Wellmark anchors a downtown district in Des Moines

In the meantime, Wellmark Blue Cross and Blue Shield is building a new headquarters in downtown Des Moines (thanks to jeremye2477 for the construction pic). It will house close to 2000 employees and represents a $250 million investment. Now, don’t get me wrong. I’m excited as anyone about IMS (and hopeful that the architecture and planning of their new campus will be urban, forward-thinking, and inspirational). But, this comparison illustrates how far behind Birmingham is when compared to recruitment and retaining efforts in other cities, and the impact those efforts have in creating urban place.

As the New York Times pointed out in an article Feb. 17, Des Moines in recent years has thrived on cooperative efforts to improve and expand downtown. There are about 75,000 jobs downtown today, up 20,000 since the mid-1990’s. Birmingham has roughly 80,000 jobs downtown, but this number has been rising much more slowly in the same period. While we tend to have good plans for growth that sit gathering dust on shelves while factions squabble, there is a sense of common purpose in Des Moines–that a healthy downtown does not have to exist at the expense of a healthy metro. Instead, area leaders there see the health of the entire region depending on the health of downtown. They have cooperation. We, with some notable exceptions, do not.

Businesses want to invest in a downtown that’s embraced by the wider community. Instead of feeling like a pioneer, you feel like part of a plan for success. The plan in Des Moines includes a Regional Account, paid into by both city and suburbs, that helps provide stable funding to civic amenities like the art museum, symphony, botanical garden, etc. Here, these institutions often struggle year to year, depending on the whim or largesse of politicians and donors. The stability of Des Moines is part of what influences businesses like the Gateway Market to open downtown with confidence.

Gateway Market in downtown Des Moines

Main Street art in Chattaooga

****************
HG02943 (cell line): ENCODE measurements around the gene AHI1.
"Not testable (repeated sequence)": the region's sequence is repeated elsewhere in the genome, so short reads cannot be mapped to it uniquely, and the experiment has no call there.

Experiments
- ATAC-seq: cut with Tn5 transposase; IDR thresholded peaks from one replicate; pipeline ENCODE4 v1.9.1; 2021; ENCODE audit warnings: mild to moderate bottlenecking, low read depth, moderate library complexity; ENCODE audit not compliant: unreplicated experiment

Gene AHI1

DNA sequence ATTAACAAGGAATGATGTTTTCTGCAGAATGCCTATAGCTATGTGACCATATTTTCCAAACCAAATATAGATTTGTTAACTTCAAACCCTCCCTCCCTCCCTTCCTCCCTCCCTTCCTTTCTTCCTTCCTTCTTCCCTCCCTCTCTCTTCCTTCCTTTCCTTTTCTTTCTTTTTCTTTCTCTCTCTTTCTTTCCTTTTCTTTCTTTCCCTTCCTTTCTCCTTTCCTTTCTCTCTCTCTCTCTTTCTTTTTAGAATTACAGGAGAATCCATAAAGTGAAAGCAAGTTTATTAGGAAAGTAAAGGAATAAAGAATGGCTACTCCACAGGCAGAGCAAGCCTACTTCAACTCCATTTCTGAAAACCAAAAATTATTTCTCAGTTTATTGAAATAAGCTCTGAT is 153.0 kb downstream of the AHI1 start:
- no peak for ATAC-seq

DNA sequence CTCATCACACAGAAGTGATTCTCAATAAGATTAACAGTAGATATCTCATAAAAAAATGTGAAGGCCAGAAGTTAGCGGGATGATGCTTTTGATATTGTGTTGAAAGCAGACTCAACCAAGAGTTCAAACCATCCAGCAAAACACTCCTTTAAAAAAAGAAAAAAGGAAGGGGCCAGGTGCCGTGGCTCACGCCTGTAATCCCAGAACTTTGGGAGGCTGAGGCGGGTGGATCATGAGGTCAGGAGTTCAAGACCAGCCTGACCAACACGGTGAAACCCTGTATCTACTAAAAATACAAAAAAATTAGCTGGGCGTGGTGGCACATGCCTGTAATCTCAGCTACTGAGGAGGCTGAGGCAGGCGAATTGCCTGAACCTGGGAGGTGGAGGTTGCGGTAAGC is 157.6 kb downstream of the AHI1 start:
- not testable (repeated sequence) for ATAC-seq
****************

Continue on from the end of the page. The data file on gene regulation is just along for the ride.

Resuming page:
Interestingly, Des Moines spends a set amount ($250,000) per year on public art. In Birmingham this would generally be frowned upon as frivolous. But just look a couple hours north to Chattanooga, where their public art fund has helped to revitalize the entire Main Street Area. In Birmingham, public art is the first aspect of a project to be chopped or deferred. In Chattanooga, it’s the opposite: art is used on the front end to attract attention and development. In this photo, you can see large, public art that was installed on an almost abandoned Main Street. 2 years later (when I snapped this pic), the neighborhood is thriving with shops, restaurants, and lofts. Oh, and a grocery just announced it’s arriving soon.

Western Gateway Park with sculpture

I love the idea of a human head/torso created with large, interconnected letters. Uplighting at night is beautiful.

One project in Birmingham that offers a contrast with Des Moines is the Railroad Park. In Des Moines, the new Western Gateway park was opened with unusual speed–2 1/2 years. Not only is it filled with large public sculpture, but it has already attracted new development such as the Des Moines Social Club, a multi-use art center with big ambitions. Thanks to Lukeh and regan76 for the full and detail pics of the Jaume Plensa sculpture in the park.

Back in Birmingham, the Railroad Park is indeed one of those rare examples of cooperation among many parties. In contrast to Western Gateway, it’s taken about 15 years since first conceived.

The public art component has been on again, off again, illustrating this community’s ambivalence to the real power of public art.  There have also been other cutbacks that some worry will dampen the final product.  But there remains a sense of optimism that, when this park opens later this year, it will become a catalyst for development. Let’s hope that our community doesn’t just sit back and nervously hope for the best, but instead focuses serious effort to making sure the park and its surrounding blocks are seen as a regional amenity that can help bring new corporate headquarters to Birmingham, inspire our own multi-use art spaces to crop up, and generate the interest of small business (and grocers) to the center city.

And maybe, just maybe,  even help reset our “cooperation” button. We need to unite to get things done. Hey, if they can do it in Des Moines…